Live at the Witch Trials

Posted by Gary Farnell on September 03, 2012 in Dr Gary Farnell, Guest Blog tagged with

Live at the Witch Trials

The Fall’s debut album in 1979 – Live at the Witch Trials – is neither live, nor is it ‘at the witch trials’. Given their staunch, not to say curmudgeonly regionalist northernism we can be sure that it is the famous 1612 Lancashire witch trials that is the reference here. What is implied is that the Fall’s music – ‘unpleasant’, scabrous and repetitive, proletarian, ragged and black-humoured – is alive with the drives emanating from that truly dark past. Their sonic world often has the ring to it of a type of haunted-house Gothicism. The witch motif recurs as well in their musical vocabulary: after Live at the Witch Trials, see their 1982 masterpiece Hex Enduction Hour.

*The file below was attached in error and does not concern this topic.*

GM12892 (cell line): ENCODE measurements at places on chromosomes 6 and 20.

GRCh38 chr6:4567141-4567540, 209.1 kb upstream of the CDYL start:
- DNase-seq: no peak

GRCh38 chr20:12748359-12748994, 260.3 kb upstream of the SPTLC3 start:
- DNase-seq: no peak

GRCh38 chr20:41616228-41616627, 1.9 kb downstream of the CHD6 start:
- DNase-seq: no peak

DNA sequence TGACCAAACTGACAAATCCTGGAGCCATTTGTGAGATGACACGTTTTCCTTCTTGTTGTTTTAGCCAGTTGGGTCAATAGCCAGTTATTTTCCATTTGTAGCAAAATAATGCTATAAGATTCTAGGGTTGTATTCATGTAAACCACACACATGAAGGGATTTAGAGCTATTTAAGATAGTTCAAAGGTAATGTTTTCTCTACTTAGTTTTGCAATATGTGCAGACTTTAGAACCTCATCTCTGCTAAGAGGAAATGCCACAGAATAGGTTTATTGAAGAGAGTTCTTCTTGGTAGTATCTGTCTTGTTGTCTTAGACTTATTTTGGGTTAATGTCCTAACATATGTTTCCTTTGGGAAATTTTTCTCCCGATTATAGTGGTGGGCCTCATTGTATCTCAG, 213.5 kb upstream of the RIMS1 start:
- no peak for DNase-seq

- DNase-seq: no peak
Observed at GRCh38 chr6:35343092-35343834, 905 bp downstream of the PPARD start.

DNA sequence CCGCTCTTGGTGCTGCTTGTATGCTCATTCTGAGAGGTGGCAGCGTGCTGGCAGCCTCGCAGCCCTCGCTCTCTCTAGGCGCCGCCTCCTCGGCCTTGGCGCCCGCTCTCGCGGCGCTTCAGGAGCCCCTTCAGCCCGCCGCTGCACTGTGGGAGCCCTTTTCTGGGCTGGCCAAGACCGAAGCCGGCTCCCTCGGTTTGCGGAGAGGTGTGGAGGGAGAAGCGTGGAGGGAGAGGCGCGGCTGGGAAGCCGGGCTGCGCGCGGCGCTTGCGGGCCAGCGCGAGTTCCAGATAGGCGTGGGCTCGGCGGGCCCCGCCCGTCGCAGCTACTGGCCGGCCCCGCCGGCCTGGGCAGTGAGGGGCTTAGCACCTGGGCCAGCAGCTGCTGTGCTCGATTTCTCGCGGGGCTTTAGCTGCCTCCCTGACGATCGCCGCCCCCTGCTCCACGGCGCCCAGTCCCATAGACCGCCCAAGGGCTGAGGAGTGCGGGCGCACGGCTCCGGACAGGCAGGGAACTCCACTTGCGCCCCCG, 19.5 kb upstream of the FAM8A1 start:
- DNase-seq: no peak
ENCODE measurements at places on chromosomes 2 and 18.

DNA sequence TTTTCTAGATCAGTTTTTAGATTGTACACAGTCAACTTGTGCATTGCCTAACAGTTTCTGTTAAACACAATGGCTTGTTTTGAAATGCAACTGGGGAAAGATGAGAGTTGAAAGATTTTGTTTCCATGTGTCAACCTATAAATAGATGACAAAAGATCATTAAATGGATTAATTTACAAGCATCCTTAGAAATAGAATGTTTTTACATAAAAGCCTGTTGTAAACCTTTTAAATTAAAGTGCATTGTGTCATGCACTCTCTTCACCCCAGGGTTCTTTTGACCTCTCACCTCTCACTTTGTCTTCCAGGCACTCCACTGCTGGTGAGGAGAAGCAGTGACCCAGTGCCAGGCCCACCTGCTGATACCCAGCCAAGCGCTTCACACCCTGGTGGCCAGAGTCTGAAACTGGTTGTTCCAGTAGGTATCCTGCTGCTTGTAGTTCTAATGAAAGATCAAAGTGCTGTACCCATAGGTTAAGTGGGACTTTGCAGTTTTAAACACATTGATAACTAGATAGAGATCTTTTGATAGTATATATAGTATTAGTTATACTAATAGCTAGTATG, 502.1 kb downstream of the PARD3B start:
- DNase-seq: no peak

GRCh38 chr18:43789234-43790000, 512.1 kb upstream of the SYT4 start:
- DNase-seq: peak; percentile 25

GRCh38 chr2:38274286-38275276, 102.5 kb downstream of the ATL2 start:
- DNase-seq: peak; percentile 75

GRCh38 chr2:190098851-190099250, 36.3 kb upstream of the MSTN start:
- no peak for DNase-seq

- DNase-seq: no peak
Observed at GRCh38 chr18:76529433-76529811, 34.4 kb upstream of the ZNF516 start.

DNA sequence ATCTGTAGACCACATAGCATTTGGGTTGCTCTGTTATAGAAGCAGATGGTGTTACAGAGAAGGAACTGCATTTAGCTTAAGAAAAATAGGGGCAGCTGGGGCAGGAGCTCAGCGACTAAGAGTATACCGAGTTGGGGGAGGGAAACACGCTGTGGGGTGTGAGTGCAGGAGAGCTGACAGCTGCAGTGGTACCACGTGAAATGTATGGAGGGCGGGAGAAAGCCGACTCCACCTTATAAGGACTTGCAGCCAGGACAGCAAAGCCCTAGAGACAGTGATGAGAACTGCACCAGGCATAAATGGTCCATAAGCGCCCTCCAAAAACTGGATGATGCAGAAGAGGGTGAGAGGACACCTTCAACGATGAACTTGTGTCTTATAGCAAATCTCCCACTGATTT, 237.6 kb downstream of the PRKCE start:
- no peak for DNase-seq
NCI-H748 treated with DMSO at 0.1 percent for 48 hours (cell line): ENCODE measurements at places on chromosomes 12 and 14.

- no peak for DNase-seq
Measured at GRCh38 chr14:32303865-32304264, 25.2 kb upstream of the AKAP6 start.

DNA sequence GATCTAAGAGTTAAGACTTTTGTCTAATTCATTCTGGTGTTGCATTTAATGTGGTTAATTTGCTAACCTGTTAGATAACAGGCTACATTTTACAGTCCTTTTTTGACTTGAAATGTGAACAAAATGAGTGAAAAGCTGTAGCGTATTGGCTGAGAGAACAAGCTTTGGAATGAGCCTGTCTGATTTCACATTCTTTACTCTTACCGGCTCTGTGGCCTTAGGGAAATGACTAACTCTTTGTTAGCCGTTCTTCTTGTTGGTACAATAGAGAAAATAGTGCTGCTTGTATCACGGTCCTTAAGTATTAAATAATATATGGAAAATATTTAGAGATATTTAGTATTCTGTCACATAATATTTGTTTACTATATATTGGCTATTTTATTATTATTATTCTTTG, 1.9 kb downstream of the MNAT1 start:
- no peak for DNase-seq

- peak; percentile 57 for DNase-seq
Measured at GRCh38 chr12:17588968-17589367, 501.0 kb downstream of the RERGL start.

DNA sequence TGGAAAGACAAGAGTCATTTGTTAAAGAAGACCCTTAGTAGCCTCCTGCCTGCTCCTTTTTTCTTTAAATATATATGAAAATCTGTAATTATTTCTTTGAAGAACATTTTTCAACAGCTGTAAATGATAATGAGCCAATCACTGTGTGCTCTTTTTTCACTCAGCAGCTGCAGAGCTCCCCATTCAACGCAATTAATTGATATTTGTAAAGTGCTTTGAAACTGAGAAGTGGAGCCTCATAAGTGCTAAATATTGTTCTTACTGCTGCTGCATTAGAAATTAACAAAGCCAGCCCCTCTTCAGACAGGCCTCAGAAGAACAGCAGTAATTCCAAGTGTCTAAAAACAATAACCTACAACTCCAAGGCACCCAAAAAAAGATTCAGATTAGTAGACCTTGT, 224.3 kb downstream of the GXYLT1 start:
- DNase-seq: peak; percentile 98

There is a further sense in which we are ‘live at the witch trials’ now in August 2012. This is the case if, for example, one is able to visit the Pendle Hill area of Lancashire, England, the home-ground of the witches who were tried – and then executed (by hanging) – exactly 400 years ago to the day on 18 – 20 August. The centrepiece of a year-long Witches Festival appeared over the weekend of 18 – 19 August. A new land-art installation was created by Phillipe Handford on the side of Pendle Hill – the Hill’s famous dark, brooding nature proved a perfect ‘canvas’ on which to work. What appeared were simply the numerals, 1612, in a seventeenth-century-style script, and made out of bio-degradable material. The iconic numerals, at times shrouded in mist, lasted a couple of days or so and then disappeared. The Lancashire elements, not just mist, but heavy rain (in August!), were fully a part of the whole art-process.